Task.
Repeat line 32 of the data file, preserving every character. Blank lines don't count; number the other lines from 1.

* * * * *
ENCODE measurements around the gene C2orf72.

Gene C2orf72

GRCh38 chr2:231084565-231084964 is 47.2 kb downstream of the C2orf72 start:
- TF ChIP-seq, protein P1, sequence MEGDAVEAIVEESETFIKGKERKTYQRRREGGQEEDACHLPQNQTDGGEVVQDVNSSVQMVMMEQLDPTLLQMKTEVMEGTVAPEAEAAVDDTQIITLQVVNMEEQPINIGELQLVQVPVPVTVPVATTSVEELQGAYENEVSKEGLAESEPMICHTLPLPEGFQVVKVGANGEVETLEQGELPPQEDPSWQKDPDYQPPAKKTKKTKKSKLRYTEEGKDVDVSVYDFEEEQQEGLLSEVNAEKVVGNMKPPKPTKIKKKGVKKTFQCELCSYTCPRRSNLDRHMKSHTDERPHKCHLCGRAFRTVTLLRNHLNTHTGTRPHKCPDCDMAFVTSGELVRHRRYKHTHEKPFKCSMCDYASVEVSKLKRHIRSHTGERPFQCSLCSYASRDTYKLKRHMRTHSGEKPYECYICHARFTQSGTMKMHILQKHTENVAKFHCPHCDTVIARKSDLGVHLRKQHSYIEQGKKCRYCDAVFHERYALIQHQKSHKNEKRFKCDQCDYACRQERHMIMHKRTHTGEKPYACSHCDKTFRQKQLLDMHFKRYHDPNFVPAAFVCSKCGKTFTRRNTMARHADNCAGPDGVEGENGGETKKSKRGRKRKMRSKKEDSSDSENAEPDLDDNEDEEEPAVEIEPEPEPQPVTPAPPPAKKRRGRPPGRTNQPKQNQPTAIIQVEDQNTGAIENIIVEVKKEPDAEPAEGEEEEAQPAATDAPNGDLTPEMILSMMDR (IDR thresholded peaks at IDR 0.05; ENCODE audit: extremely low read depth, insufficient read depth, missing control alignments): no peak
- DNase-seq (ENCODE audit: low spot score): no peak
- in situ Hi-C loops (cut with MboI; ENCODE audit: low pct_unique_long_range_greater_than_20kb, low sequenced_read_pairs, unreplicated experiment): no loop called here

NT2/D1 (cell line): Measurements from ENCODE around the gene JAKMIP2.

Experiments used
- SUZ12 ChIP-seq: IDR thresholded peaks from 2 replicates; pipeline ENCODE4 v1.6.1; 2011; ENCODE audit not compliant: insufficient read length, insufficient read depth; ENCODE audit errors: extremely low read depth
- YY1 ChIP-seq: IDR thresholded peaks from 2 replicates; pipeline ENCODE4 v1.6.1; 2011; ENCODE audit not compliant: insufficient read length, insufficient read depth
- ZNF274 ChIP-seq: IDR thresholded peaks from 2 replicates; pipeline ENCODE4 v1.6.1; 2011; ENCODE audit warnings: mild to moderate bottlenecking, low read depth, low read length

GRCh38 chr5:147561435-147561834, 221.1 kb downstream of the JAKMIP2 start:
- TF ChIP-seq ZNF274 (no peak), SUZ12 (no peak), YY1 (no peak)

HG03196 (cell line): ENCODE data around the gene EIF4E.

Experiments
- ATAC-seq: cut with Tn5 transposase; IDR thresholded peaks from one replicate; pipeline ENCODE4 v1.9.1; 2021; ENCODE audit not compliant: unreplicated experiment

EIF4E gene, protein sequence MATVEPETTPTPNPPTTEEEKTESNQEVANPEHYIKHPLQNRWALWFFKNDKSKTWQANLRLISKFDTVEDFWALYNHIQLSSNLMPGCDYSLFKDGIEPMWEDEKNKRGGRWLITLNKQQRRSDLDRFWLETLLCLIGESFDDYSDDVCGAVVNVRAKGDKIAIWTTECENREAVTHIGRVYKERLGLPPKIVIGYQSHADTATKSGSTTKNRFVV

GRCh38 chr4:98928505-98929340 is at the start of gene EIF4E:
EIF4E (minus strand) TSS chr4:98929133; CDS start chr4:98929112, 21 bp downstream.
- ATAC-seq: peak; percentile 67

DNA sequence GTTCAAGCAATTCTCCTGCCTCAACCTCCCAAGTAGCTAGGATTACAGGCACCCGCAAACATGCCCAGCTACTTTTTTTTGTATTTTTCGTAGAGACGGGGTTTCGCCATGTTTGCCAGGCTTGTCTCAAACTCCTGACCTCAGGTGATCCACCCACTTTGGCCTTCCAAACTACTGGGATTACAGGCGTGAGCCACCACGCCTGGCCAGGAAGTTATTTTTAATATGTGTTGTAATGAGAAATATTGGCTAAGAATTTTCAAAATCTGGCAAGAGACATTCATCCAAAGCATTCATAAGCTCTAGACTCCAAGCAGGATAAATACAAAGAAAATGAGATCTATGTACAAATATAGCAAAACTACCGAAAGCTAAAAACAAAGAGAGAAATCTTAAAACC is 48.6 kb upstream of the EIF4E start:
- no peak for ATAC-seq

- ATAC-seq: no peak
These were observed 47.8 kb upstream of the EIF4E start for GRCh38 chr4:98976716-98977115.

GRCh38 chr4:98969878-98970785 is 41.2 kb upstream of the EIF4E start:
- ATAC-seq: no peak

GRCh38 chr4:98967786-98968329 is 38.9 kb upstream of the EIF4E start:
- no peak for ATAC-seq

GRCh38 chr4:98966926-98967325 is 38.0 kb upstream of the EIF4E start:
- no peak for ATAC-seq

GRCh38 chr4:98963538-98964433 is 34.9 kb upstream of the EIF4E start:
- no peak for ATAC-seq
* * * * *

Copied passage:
- no peak for ATAC-seq